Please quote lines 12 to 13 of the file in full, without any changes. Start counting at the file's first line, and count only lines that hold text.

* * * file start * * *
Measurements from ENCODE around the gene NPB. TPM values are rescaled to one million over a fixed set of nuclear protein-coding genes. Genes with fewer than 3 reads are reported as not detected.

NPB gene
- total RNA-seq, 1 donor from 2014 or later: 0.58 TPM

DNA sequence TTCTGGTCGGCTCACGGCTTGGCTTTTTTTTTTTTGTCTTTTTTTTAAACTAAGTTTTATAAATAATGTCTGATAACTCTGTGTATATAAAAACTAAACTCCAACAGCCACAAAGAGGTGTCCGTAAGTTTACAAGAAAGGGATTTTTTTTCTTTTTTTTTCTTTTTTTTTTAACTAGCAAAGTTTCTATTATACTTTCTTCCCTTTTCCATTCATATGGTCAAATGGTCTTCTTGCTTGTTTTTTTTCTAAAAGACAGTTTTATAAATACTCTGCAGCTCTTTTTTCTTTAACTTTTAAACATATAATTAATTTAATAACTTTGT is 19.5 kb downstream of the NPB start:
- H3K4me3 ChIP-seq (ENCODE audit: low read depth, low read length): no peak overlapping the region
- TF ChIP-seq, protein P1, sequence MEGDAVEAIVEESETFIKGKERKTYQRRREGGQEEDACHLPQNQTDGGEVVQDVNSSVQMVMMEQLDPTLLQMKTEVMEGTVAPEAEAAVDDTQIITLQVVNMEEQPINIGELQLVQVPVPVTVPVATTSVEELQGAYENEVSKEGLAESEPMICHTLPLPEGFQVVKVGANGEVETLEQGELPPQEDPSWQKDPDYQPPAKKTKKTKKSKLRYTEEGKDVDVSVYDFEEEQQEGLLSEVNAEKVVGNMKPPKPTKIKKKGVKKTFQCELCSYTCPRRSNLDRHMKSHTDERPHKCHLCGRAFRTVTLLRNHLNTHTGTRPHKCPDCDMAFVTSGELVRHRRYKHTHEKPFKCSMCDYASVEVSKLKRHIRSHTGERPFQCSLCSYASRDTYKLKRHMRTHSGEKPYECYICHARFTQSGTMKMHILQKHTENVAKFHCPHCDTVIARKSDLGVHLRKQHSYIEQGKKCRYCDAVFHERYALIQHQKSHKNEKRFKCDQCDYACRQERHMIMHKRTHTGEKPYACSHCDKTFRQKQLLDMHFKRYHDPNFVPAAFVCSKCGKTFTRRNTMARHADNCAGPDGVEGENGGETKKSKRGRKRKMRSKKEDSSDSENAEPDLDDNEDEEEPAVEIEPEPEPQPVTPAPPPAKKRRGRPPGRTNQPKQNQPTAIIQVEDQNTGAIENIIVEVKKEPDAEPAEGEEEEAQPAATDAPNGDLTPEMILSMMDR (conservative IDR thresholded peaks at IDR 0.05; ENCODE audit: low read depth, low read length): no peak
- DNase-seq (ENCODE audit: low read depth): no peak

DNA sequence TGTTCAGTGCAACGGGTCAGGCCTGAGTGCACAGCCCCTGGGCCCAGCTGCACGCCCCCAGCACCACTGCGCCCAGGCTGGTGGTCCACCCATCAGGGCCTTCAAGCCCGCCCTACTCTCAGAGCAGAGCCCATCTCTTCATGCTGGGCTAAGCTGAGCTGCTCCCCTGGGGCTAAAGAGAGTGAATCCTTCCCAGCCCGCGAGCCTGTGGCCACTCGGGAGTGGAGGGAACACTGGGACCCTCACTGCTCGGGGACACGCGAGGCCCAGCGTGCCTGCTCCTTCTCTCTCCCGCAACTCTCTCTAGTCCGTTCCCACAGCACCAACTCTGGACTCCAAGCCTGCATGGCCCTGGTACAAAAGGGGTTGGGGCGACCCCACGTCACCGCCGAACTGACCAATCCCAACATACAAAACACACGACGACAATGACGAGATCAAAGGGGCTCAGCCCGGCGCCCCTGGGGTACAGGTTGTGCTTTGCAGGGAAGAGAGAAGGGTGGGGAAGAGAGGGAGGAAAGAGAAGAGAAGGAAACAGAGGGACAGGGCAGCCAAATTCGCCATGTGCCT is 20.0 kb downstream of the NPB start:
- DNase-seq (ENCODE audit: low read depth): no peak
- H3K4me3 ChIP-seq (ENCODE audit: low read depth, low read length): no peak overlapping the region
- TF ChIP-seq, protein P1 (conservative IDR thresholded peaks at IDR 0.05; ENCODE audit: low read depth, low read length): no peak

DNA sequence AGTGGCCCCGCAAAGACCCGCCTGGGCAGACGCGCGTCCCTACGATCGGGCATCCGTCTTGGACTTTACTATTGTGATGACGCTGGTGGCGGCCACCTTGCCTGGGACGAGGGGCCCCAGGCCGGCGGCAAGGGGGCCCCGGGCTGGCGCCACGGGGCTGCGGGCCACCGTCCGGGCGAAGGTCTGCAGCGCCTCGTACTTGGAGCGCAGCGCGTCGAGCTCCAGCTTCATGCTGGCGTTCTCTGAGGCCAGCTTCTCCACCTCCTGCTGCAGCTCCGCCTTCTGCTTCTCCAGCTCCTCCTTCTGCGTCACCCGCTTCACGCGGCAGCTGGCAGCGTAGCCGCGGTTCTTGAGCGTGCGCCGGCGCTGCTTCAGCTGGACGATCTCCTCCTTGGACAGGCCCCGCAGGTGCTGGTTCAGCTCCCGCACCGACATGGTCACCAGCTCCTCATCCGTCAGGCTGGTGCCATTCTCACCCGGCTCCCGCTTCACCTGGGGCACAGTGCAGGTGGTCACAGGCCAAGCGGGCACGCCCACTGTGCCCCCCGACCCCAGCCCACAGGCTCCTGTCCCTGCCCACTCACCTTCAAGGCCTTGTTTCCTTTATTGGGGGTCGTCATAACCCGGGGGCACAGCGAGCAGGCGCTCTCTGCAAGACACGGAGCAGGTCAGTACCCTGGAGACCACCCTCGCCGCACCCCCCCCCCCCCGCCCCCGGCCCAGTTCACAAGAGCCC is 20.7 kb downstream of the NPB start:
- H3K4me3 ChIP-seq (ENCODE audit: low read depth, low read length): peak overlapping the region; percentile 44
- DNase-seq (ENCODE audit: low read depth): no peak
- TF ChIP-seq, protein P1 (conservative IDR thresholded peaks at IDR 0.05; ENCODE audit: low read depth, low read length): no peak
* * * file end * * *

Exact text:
DNA sequence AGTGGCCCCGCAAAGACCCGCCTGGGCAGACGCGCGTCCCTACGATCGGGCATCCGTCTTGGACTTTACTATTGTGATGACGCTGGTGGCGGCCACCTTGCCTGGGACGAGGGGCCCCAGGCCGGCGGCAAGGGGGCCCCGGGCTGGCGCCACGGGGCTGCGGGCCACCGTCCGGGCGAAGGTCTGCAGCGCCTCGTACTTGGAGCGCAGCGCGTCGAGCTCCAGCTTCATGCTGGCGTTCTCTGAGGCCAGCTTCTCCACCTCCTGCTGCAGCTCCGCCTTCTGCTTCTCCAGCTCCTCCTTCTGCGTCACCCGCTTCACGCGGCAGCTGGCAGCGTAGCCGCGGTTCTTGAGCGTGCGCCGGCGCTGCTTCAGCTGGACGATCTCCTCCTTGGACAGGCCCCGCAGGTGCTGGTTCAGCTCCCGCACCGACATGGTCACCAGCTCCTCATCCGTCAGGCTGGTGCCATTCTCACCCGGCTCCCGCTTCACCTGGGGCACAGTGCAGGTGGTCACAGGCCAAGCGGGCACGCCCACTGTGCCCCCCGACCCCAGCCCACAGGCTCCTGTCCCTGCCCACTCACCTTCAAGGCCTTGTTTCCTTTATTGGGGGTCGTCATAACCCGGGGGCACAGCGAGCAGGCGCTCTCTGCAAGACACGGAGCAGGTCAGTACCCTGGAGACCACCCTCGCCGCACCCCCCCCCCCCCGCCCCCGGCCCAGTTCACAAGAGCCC is 20.7 kb downstream of the NPB start:
- H3K4me3 ChIP-seq (ENCODE audit: low read depth, low read length): peak overlapping the region; percentile 44